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    We have a larger military than the next ten countries combined. So yeah, if there's going to be an terrestrial army, the US is going to be stepping up to the plate. Maybe you can make a movie about France contributing 1/20th to the military might of earth. I don't think a lot of people would watch that movie though*.



    *because French movies are terrible.
     
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  20. Aaron DC

    Aaron DC Contributor Contributor

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    Size doesn't matter. Effectiveness does. If America had actually managed to win any of the last 5 wars they started in the name of oil democracy "freedom" you might have a point.

    I'd watch 20 French movies before an American blech fest adaptation of same.
     
    Last edited: Jun 27, 2015
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  21. Jack Asher

    Jack Asher Wildly experimental Contributor

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    I'll bite. What do you think are the last 5 wars we started?
    Okay, let play a game. You name 20 French movies, and I'll name one American one. For every french movie that someone has seen you get one point. For every American movie that someone has seen, I'll get a point and we'll see who has more points.

    Edited to add: and in the spirit of the thread, make them Sci-fi movies. I'm sure the French have a huge number so it won't be hard for you.
     
  22. Aaron DC

    Aaron DC Contributor Contributor

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    In this game, we're doing military dick size comparison, and I am arguing size is irrelevant if you can't get the job done.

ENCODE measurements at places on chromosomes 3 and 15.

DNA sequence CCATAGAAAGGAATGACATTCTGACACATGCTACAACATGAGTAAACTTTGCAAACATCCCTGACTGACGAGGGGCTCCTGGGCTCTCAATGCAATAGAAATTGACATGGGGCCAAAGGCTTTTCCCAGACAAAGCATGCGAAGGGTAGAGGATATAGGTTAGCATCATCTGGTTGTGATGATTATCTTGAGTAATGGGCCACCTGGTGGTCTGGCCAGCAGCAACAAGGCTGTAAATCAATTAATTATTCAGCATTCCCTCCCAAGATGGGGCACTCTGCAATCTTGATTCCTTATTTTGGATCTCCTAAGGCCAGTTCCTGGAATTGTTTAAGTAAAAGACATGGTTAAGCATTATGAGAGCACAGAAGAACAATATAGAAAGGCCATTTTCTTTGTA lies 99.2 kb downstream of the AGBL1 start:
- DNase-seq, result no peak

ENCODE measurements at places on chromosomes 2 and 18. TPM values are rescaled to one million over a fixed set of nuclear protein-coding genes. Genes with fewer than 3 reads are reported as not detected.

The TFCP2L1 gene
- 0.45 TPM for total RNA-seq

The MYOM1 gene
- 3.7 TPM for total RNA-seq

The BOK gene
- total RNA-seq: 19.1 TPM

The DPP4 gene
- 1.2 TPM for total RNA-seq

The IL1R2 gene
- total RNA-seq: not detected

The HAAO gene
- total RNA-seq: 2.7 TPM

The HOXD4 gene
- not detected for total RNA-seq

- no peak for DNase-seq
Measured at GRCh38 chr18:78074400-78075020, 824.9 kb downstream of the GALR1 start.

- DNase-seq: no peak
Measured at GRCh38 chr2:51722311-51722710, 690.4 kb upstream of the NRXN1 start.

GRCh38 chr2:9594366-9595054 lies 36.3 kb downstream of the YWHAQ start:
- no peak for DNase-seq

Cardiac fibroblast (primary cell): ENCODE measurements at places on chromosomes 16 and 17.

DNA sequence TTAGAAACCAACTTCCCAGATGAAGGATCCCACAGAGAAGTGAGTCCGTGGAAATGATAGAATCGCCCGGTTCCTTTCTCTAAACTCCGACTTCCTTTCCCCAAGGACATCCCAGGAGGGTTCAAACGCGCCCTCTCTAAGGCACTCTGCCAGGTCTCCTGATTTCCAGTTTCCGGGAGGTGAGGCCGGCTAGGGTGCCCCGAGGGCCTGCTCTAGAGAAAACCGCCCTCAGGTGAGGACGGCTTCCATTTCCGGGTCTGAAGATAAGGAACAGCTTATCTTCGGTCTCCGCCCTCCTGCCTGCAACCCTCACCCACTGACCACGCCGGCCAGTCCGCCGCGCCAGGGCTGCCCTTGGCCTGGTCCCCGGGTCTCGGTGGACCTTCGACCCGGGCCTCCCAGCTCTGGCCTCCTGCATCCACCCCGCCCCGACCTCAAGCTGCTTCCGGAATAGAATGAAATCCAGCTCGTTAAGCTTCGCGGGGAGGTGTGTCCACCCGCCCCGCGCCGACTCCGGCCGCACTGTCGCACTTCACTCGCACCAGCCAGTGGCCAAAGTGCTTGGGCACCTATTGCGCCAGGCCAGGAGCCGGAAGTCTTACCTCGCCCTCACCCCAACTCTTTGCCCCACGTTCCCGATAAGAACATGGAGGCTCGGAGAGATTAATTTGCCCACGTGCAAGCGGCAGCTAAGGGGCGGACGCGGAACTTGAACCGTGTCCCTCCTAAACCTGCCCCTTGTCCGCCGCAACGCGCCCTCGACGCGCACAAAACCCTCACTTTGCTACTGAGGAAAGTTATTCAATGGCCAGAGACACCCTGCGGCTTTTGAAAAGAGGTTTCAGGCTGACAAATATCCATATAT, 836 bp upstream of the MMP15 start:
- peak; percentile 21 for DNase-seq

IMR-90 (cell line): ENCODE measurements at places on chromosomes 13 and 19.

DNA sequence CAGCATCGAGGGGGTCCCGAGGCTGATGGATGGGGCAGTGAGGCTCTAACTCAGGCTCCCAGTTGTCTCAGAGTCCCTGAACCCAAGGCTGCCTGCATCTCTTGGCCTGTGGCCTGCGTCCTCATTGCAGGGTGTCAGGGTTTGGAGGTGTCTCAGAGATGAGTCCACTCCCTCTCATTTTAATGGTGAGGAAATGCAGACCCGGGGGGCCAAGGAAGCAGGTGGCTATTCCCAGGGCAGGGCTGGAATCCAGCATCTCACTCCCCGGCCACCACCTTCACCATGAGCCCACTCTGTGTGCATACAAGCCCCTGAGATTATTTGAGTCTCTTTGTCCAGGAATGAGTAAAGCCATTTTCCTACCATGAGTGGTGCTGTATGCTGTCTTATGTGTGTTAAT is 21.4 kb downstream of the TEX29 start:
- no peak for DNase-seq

How about you name one war in the 21st century you've won, and we can work back from there?

    But what I said was,

    Not sure if your blood mist precludes comprehension, but how about you show me one American adaptation of French film that trumps the original?

    Pick any Luc Besson movie as a starting point.
     
  23. KaTrian

    KaTrian A foolish little beast. Staff Supporter Contributor

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    :chill:
    Careful gentlemen, keep it civil. Also, the army size tangent has gone on long enough, so let's drop that and stick to the topic of sci-fi.
     
  24. Jack Asher

    Jack Asher Wildly experimental Contributor

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    You know that Besson has released every major movie in the states with an American producer/distributer. Just because the director is French does not make the film French. The wiki on American remakes of French films lists 60, the most popular of which would have to be The Birdcage. But in keeping with the theme the American release was much better received on Rotten Tomatoes. Other than Taxi none of them are by Besson, so I really don't know what your talking about.
     
  25. Jack Asher

    Jack Asher Wildly experimental Contributor

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    Whoops! Cross post. Edited.